Legendary Canadian historian and astonishingly prolific author, Pierre Berton, was discussing his 1982 book, "Why We Act Like Canadians," when he was asked what he found to be the biggest single difference between Canadians and Americans. He didn't hesitate before saying it was that many Americans had a pathological need to believe while Canadians were skeptical, especially of authority.
Flash forward to the Age of Trump.
Donald Trump, of course, loves to stage rallies. It's hard to watch them. Hard to watch the fans in attendance as he fills their minds with obvious lies upon obvious lies and they simply lap it all up. These are people who exhibit what Berton described as that pathological need to believe.
Trump's loyal base can appear to be psychotic.
The word psychosis is used to describe conditions that affect the mind, where there has been some loss of contact with reality. When someone becomes ill in this way it is called a psychotic episode. During a period of psychosis, a person’s thoughts and perceptions are disturbed and the individual may have difficulty understanding what is real and what is not. Symptoms of psychosis include delusions (false beliefs) and hallucinations (seeing or hearing things that others do not see or hear). Other symptoms include incoherent or nonsense speech, and behavior that is inappropriate for the situation. A person in a psychotic episode may also experience depression, anxiety, sleep problems, social withdrawal, lack of motivation, and difficulty functioning overall.This delusional manifestation is explored by two American political scientists, Eric Oliver and Thomas Wood, in their book released at the beginning of the year, "Enchanted America: How Intuition and Reason Divide Our Politics."
Digby calls it a "must read if you want to understand why our politics have gone batshit crazy."
Jesse Singal reviews the book in New York Magazine.
The foundation of Oliver and Wood’s argument is the well-established fact that our brains have evolved a number of heuristics, or mental shortcuts, to help us quickly sift and act upon the world’s endless firehose of information. These heuristics can cause us to make less-than-ideal decisions.
...No one is totally free of these heuristics; they’re really built into who we are. But there are individual differences in the extent to which humans are driven by heuristics, and by other gut-level impulses. Enchanted America is most concerned with those at one end of the spectrum — people who engage in a lot of what the pair dub “magical thinking”:
When we refer to magical thinking, we are referring to a process that makes causal attributions to unobservable forces. For a belief to be magical, it must point to some invisible power, be it luck, God, or the Illuminati, that is making things happen. Of course, simply believing in an unobservable force or forces doesn’t make that belief magical — plenty of scientific theories refer to things we can’t directly observe (for example, dark matter). Rather, for a belief to be magical, it must also contradict an alternative explanation that is based on observable phenomena. Magical thinkers assume not only that hidden powers are behind much of what happens in the world, but that this explanation is more correct than an empirical one. [Emphasis theirs.]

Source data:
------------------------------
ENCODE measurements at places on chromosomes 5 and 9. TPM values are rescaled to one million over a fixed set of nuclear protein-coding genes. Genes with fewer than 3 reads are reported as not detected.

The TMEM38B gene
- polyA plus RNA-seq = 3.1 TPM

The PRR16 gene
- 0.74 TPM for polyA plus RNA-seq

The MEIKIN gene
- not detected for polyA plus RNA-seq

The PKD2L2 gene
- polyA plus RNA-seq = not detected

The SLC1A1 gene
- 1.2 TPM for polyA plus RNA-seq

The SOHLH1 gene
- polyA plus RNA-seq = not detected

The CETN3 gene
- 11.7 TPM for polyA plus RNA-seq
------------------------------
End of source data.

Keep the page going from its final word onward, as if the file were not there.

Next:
Magical thinkers are the anti-vaxxers, the 9/11-truthers, and so on — people who are much less likely to be swayed by what others would describe as solid evidence about the genuine truth of these matters. Oliver and Wood have long been curious about what gives rise to this tendency, and to learn more they eventually developed a scale that can place individuals on a spectrum, with Rationalists — those who make decisions more on the basis of reason and evidence — on one end and Intuitionists — those who rely more on gut-level stuff like heuristics — on the other.
...Intuitionists ...are likely to be apprehensive and pessimistic, both in their daily behavior and in their thoughts about the future, and to be superstitious in the sense of being willing to choose potentially harmful or physically unpleasant activities (riding in a speeding car without a seat belt) over ones that feel wrong but won’t actually have any real-world effect (yelling that you hope you die). “[W]e don’t mean to imply that symbolic actions are costless for us — stabbing a family photograph may make someone feel awful,” Oliver and Wood write. “But magical thinking arises precisely from our willingness to imbue a symbol with this emotional significance — to give ordinary objects sacred power is to make them emotionally potent.”
...As you might suspect ...conservatives skew Intuitionist. And Trump fans skew even more Intuitionist than that.
Oliver and Wood make it clear that when it comes to the question of Rationalism versus Intuitionism, they are partisans. “The Intuitionist/Rationalist split is not like other political divisions in the United States,” they write. “Intuitionism poses an existential threat to democracy. It is neither benign nor temperate. It bristles against open inquiry, is intolerant of opposition, and chafes at the pluralism and compromise modern democracy requires. It is prone to conspiracy theory, drawn to simple generalizations, and quick to vilify the other.”
Intuitionism can’t completely answer these questions, but it’s a start. It offers a concrete, promising foundation for better understanding Trump fans and others who don’t seem to have the same approach to facts and evidence that Rationalists have. And a better understanding of the genuine psychological underpinnings of these beliefs might, in the long run, bring with it better tactics for convincing the conspiracy-addled to rejoin the reality-based community.
h/t Jay Farquharson
h/t Jay Farquharson